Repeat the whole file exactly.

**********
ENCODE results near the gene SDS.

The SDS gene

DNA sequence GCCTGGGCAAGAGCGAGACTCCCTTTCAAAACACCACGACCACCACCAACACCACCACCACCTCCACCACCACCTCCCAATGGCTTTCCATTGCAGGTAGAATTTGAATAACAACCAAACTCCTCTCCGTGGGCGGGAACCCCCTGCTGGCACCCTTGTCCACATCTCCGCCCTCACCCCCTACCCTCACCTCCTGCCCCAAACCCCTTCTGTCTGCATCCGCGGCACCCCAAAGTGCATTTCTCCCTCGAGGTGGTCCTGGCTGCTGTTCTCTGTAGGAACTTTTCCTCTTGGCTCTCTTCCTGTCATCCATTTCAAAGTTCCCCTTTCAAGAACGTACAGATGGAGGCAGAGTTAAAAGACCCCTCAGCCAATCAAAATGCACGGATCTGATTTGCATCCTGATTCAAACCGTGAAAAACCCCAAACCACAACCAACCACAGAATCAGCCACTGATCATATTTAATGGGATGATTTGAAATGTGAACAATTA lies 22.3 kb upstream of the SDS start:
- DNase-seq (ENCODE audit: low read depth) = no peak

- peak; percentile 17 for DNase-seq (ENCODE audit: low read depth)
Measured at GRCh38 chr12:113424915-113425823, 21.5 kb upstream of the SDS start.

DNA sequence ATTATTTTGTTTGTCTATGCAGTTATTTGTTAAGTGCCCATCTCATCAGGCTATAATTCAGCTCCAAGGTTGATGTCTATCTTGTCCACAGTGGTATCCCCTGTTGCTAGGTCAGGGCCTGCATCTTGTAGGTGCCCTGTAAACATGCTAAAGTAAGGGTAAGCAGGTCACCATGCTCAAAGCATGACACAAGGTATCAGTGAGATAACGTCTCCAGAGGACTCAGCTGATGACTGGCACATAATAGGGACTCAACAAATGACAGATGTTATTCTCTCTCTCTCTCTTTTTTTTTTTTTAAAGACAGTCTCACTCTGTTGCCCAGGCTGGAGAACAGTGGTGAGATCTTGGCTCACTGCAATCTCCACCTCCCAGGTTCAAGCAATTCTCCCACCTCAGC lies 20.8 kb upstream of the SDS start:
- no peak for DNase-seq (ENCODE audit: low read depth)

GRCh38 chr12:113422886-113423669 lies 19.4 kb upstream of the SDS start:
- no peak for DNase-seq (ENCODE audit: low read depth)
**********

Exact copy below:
ENCODE results near the gene SDS.

The SDS gene

DNA sequence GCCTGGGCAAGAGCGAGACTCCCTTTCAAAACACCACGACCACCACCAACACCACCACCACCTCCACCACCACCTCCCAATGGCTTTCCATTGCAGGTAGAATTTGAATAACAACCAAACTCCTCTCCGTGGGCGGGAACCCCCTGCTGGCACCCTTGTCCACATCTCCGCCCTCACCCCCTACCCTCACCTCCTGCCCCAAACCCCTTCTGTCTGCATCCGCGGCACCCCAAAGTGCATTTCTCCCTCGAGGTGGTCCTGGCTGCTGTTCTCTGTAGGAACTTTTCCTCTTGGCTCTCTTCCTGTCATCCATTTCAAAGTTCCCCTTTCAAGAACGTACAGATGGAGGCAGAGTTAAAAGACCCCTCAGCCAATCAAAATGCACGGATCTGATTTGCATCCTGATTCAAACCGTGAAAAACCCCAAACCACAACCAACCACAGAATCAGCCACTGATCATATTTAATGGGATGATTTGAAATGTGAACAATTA lies 22.3 kb upstream of the SDS start:
- DNase-seq (ENCODE audit: low read depth) = no peak

- peak; percentile 17 for DNase-seq (ENCODE audit: low read depth)
Measured at GRCh38 chr12:113424915-113425823, 21.5 kb upstream of the SDS start.

DNA sequence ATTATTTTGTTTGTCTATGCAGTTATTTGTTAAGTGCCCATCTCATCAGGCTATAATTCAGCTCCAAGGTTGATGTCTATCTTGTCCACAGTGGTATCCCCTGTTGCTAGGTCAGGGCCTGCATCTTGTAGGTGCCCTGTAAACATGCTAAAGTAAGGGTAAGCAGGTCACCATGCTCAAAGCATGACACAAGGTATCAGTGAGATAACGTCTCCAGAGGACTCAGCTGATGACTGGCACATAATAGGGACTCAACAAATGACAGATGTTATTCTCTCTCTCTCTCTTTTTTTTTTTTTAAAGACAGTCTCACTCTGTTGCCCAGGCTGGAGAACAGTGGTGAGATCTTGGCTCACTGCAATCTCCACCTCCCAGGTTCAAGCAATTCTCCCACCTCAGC lies 20.8 kb upstream of the SDS start:
- no peak for DNase-seq (ENCODE audit: low read depth)

GRCh38 chr12:113422886-113423669 lies 19.4 kb upstream of the SDS start:
- no peak for DNase-seq (ENCODE audit: low read depth)